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How do I look?

April 6, 2022

(Yes, this is going to dwell on men’s bodies and man-on-man sex, among other things, much of it in street language, so not appropriate for kids or the sexually modest)

Today’s Daily Jocks ad — headline: KINK PRIDE: IS ‘FETISH’ THE NEW BLACK? [AZ: snowclone alert! snowclone alert!] —  offering their “party-wear poster boy, Jacob, aka DJ Debbie”, as a pinnacle of butch fagginess:


(#1) A fabulous performance that I found at once really hot (in part because of my life history, but also, look at him, he’s fucking cute) and really funny (because he’s toying with (masculine) gender and with (male) dominance of other men, two topics that most guys take very seriously indeed)

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Cooking with gas: a guest posting

November 21, 2021

Grant Barrett (of the Barnette-Barrett radio show A Way with Words — and a real lexicographer, one of the lexicographers I sometimes hang out with, even though I’m not of that tribe) tried to post this as a comment on my posting yesterday, “Now we’re cooking with carrots”, but it appears to have been indigestible to WordPress, so I’m publishing it here as a guest posting. Remember: what follows below the line is Grant, all Grant, not me (except for some formatting).


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Zippy exits, pursued by a board

August 16, 2021

(Warning: high fecality content, which some may find unpleasant.)

Todays Zippy strip, in which Zippy is subjected to stoner / surfer verbal abuse:


(#1) Zippy and his surf iron

As usual, there’s a lot here — I admire Beavis’s one wave shy of a wipeout (see Mark Liberman’s 7/14/05 LLog posting “A few players short of a side” on the Snowclone of Foolishness {small quantity of essential items} short / shy of a {desirable collection}) and the laundry-musician pun in the title “Bleach Boy” — but I’ve picked out the mildly abusive expression iron my shorts for full-bore scrutiny.

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Zippy for President

May 24, 2020

Am I elected yet? Am I re-elected yet? Zippyclone examples from the US presidential elections in 1984 and 1988. The big campaign poster from 1984, with the former variant:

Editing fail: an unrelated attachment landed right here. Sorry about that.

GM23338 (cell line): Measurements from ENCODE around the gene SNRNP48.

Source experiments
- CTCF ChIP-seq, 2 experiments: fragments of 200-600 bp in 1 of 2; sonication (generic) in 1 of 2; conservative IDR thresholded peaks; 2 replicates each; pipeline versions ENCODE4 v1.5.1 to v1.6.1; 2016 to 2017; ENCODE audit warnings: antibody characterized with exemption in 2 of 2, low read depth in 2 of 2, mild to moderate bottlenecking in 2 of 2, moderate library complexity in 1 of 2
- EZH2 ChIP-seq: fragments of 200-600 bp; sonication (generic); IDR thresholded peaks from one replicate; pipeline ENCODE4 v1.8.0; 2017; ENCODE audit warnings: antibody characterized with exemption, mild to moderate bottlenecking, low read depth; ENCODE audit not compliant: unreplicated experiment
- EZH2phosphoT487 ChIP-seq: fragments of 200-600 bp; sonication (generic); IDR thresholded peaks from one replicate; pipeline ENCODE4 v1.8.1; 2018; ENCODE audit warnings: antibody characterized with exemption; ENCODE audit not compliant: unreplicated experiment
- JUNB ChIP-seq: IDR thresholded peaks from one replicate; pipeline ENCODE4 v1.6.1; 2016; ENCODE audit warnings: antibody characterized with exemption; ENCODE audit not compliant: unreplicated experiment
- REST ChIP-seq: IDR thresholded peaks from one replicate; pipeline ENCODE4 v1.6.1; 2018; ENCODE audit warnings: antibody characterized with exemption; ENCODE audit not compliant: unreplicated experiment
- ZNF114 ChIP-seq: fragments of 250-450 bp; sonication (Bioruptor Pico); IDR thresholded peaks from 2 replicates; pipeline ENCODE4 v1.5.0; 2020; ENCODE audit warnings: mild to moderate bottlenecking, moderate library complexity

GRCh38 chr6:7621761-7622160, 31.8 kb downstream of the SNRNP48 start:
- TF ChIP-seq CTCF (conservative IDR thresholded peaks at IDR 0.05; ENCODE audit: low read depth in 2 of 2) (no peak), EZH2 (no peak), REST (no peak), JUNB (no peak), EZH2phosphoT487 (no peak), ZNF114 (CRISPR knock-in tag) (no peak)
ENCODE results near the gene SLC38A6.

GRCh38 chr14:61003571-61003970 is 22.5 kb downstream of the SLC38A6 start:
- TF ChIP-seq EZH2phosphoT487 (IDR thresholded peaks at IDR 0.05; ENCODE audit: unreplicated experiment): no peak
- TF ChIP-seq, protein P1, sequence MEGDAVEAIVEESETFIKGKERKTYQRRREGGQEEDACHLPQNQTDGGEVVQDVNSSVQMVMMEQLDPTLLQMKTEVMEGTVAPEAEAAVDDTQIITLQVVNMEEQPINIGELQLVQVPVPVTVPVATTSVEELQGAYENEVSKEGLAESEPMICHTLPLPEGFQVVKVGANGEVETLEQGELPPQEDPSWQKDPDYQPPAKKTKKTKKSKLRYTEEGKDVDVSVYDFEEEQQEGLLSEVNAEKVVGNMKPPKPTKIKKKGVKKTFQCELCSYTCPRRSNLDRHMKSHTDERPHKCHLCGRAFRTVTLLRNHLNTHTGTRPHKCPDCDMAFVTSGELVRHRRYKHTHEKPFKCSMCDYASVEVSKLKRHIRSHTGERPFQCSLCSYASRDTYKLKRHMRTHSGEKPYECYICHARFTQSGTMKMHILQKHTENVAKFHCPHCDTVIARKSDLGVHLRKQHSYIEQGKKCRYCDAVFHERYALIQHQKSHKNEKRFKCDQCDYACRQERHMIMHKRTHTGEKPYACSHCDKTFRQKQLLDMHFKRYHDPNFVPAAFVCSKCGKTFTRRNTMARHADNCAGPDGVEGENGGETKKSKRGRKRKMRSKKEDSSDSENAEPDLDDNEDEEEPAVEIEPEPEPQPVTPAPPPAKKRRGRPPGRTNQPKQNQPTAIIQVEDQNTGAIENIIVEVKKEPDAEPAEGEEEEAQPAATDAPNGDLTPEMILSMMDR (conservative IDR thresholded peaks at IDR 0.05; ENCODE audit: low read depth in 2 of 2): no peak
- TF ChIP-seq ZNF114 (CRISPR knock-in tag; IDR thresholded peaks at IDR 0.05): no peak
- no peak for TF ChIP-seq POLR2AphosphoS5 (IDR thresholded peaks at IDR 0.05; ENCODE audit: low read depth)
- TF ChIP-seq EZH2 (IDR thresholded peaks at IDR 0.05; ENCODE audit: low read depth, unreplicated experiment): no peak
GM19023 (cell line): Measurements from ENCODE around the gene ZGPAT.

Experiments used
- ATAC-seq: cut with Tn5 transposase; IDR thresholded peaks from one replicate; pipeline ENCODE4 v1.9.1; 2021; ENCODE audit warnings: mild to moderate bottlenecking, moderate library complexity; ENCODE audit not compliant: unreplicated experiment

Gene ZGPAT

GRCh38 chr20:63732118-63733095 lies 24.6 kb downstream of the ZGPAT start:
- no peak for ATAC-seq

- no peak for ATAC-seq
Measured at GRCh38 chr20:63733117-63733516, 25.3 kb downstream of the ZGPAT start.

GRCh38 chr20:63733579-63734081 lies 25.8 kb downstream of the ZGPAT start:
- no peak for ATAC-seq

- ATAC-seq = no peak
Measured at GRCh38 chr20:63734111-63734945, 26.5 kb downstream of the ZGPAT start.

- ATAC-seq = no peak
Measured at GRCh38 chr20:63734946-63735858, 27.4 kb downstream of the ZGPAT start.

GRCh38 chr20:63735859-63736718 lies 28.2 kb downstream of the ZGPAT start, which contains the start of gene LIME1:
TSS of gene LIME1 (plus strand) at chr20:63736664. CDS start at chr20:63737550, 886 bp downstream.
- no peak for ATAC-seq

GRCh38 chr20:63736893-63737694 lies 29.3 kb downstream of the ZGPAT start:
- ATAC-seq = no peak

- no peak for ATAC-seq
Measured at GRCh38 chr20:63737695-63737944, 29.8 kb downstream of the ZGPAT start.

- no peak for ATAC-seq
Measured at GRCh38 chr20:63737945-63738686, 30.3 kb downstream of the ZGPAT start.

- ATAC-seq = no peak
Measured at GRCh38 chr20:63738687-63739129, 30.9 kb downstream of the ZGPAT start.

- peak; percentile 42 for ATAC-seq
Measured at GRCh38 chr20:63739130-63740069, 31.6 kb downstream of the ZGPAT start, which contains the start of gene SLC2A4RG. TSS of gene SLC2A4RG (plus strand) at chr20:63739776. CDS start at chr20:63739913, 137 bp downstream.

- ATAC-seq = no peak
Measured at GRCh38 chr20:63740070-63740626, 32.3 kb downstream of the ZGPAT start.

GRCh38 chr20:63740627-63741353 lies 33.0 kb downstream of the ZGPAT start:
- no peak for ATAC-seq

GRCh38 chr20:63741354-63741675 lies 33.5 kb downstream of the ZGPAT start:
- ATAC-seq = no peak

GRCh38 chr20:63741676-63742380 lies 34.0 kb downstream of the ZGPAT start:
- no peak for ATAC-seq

(#1) Taco sauce in hand, Ding Dongs at the ready, Zippy throws his topknot into the electoral ring, challenging President Ronald Reagan and former Vice President Walter Mondale (Hat tip: Tom Frenkel)

It looks like Zippy is a perpetual independent candidate, but most of the campaign literature is in comic books, calendars, and posters, rather than in the strips. I’ve found one strip on his presidential runs, from 2012 (in the mainstream: incumbent President Barack Obama vs. former Massachusetts Governor Mitt Romney):

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The penguinocalypse

January 3, 2020

Circulating on Facebook (and many other sites) recently, this penguinocalypse cartoon:

(#1)

I call this a cartoon because it’s a marriage of a quite specific text with a quite specific image, circulated as humor. In fact, I haven’t been able to find this text without this image, or this image without this text (right down to the illegible credit in the lower right-hand corner). Nor have I found any variants of this text, or any variants of this image. #1 is a unique artistic creation, just like the other cartoons I post about here — of the subtype in which the image is taken from some other source (in this case, it’s a photoshopped carnivore penguin) rather than drawn by the creator. Unfortunately, I haven’t been able to discover who the creator was.

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Revisiting 33: the ambiguity of the truffle

September 5, 2019

Just popped up on Facebook, this old (1/30/07) Bizarro cartoon:

(#1)

See my 8/22/19 posting “Sexy Dark Swiss”, with its section on truffles, fungal and chocolate.